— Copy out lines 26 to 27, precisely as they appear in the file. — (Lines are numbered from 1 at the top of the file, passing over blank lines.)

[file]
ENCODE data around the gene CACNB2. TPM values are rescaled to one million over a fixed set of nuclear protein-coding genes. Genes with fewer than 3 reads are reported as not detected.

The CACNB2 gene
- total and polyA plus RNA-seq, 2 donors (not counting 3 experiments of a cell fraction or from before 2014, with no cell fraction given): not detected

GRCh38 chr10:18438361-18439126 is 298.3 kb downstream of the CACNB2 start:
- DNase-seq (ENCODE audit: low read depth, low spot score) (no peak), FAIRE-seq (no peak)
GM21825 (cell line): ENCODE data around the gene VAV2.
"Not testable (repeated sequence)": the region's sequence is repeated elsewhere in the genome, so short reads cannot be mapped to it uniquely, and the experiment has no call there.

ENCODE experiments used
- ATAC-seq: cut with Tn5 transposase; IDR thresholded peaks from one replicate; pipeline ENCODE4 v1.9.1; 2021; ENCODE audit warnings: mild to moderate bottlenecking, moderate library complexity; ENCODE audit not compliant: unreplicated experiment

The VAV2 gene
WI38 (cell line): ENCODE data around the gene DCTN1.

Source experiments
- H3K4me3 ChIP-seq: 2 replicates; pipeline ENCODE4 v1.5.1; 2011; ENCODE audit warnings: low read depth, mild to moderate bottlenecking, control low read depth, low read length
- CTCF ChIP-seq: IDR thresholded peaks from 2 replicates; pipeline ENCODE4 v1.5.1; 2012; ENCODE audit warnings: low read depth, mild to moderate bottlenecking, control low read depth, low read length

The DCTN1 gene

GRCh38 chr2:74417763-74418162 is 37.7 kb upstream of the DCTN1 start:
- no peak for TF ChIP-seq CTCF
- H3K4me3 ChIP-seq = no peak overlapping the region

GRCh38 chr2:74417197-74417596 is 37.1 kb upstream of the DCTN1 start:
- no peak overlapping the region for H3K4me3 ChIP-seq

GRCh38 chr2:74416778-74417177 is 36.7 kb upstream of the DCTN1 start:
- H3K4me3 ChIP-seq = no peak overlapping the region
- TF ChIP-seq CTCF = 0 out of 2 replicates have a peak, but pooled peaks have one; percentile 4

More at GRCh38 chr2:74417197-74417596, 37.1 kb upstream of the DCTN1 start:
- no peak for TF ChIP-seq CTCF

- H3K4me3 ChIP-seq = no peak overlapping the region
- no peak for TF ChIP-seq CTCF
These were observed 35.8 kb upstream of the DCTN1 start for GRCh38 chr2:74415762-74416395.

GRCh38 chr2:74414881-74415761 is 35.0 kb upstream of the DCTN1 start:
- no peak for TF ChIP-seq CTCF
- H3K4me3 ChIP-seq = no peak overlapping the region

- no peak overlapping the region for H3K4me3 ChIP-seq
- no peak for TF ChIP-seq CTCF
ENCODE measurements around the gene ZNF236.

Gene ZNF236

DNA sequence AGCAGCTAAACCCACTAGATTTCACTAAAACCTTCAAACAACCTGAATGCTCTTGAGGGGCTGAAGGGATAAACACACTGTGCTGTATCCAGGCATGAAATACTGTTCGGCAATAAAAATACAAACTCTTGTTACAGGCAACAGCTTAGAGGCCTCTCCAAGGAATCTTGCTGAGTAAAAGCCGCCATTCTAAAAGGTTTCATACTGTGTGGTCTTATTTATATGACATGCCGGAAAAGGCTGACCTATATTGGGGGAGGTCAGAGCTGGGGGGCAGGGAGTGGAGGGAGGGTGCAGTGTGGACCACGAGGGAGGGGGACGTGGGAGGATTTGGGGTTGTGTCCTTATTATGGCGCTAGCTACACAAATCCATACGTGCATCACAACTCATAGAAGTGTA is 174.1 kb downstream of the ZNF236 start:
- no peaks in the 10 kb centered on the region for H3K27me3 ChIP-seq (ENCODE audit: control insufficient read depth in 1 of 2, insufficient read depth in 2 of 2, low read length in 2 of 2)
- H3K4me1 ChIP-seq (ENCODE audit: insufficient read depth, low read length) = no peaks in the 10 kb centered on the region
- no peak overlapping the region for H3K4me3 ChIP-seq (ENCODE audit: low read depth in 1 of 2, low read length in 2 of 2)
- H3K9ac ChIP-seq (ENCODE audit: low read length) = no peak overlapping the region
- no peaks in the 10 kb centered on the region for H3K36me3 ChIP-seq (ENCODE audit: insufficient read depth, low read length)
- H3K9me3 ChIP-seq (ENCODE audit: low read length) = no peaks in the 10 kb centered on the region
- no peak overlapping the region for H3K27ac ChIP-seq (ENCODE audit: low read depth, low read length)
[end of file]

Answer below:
- H3K4me3 ChIP-seq = no peak overlapping the region
- no peak for TF ChIP-seq CTCF